At first glance, mass shooters like James T. Hodgkinson, who authorities say opened fire Wednesday morning as Republicans practiced for a Congressional Baseball Game, seem like a diverse group.
Hodgkinson, whose attack injured House Majority Whip Steve Scalise, a congressional aide, a lobbyist and two Capitol Police officers, frequently criticized President Trump and other GOP leaders on social media and in letters to his local newspaper and contacted the office of Rep. Mike Bost (R-Ill.) 14 times to criticize Republicans. Past mass shooters have chosen targets or left manifestos indicating wildly different possible political beliefs or motivations — or given no indication at all of what made them act. With no common ideology or goal uniting the perpetrators of such horrific violence, how can we identify those likely to perpetrate mass shootings and prevent them from doing so?
There is one thing, though, that an alarming number of the recent mass shooters in the United States share: A history of aggression and violence toward women. Seung-Hui Cho, who killed 32 people in the horrific massacre at Virginia Tech in 2007, had been previously investigated for stalking two female classmates. Elliot Rodger, who killed six and wounded 13 in Isla Vista, Calif., in 2014, was obsessed with perceived rejection by women, and not long before the shooting had thrown coffee on two women at a bus stop because they failed to smile at him. Ismaaiyl Brinsley, who murdered two police officers in Brooklyn, N.Y., in 2015, shot his ex-girlfriend in the stomach just hours earlier. Cedric Ford, who shot 17 people last year at the Newton, Kan., plant where he worked, killing three, had been accused of abusing his ex-girlfriend and had been served with a restraining order not long before the shooting. Robert Dear, who shot and killed three people at a Planned Parenthood in Colorado Springs, in 2015, had a history of domestic violence and harassment toward women. And Omar Mateen, who murdered 49 people at Pulse nightclub in Orlando, physically abused his wife for years, beating her because she had not finished the laundry or a similar offense.
Hodgkinson fits the same pattern. In 2006, police records show, Hodgkinson went to his neighbor’s house looking for his daughter and forced his way into the home, using “bodily force to damage” a door. A police narrative on file with the St. Clair County, Ill., Sheriff’s Department says witnesses said he grabbed his daughter by the hair, chased her to their neighbor’s car and used a knife to cut her seat belt off so he could pull her out. Police records say he also punched his neighbor in the face after she told him she would call 911. The incident did not result in punishment within the legal system. Hodgkinson appeared in court and had screaming outbursts that caused him to be removed. Nonetheless, the judge apparently dismissed his case after a witness accidentally failed to appear at a rescheduled hearing. “I tried to tell the court that this guy’s crazy, that this is a big deal, but they didn’t listen to me,” she said.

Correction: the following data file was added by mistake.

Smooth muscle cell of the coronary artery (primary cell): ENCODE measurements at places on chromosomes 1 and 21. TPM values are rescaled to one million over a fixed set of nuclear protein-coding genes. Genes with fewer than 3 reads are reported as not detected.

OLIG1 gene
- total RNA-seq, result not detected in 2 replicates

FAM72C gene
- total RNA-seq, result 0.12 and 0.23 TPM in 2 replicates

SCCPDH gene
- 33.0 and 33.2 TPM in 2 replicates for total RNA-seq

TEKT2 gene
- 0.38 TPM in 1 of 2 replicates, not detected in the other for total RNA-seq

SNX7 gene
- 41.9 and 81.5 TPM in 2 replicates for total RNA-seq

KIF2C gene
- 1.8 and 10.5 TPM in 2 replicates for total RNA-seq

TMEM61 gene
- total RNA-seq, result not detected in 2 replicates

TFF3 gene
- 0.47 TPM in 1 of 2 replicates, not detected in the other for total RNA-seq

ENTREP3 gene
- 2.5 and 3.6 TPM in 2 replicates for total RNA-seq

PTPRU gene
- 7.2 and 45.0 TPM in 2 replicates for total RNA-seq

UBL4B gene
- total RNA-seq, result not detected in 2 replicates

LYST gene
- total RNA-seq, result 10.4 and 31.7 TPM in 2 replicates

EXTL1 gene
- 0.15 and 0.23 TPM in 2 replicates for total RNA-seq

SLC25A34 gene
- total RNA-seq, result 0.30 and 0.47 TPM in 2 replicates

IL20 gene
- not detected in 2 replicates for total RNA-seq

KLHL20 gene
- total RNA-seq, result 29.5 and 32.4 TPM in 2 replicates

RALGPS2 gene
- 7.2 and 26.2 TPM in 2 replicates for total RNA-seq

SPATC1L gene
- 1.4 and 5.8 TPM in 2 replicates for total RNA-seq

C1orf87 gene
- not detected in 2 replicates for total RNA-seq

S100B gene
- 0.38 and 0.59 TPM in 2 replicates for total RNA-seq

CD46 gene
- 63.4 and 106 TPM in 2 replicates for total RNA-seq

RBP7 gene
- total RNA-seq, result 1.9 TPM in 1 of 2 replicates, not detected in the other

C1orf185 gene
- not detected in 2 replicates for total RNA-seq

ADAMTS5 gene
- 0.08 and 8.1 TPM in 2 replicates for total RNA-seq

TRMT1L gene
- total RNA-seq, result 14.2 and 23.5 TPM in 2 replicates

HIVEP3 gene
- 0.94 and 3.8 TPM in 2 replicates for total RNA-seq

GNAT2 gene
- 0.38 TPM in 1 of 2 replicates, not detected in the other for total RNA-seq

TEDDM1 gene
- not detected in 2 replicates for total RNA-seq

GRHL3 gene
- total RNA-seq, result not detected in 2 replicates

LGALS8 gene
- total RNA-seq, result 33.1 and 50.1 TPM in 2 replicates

One analysis of mass shootings from 2009 through 2016 concluded that at least 54 percent of mass shootings — or 85 out of 156 incidents — involved a current or former intimate partner or family member as a victim. Other research has found that those who abuse their domestic partners are also more likely to abuse children and animals, and that 68 percent of men in a sample of batterers exhibited other “problem behaviors,” such as fights, previous arrests or drunken driving.
Of course, it shouldn’t be a surprise domestic violence and mass shootings are correlated. As I have pointed out before, domestic violence is a form of violence, just one that we don’t always take as seriously as other kinds. People who are likely to act violently often start with those nearest to them, who are vulnerable due to proximity, and who are often financially, emotionally or legally dependent on their abuser. The justice system also plays a role, treating domestic violence with less weight than “real” violence. Abusers are less likely to be incarcerated for a domestic violence incident than for an incident involving violence against someone other than a family member or an intimate partner, and are thus less likely to undergo the type of intensive rehabilitation that might deter violence in the future — either within or outside their family.
Despite research documenting a connection between domestic violence and mass shootings, we still don’t focus on domestic violence enough in the wake of such a shooting. A mass shooting tends to trigger passionate arguments about gun control and mental health services; discussion of how to respond to domestic violence often doesn’t even come up.
In reality, it’s impossible to separate domestic violence from gun violence more broadly: 36.7 percent of women living in domestic violence shelters have been threatened or harmed with a gun used by an intimate partner, and in 2011 more than half of women murdered with guns in the United States were killed by intimate partners or family members.
Mass shootings are terrible tragedies, no matter what contributes to them. And it’s certainly important to consider all the factors that could go into preventing them. The available evidence indicates that one of the first things we should do is start taking domestic violence seriously.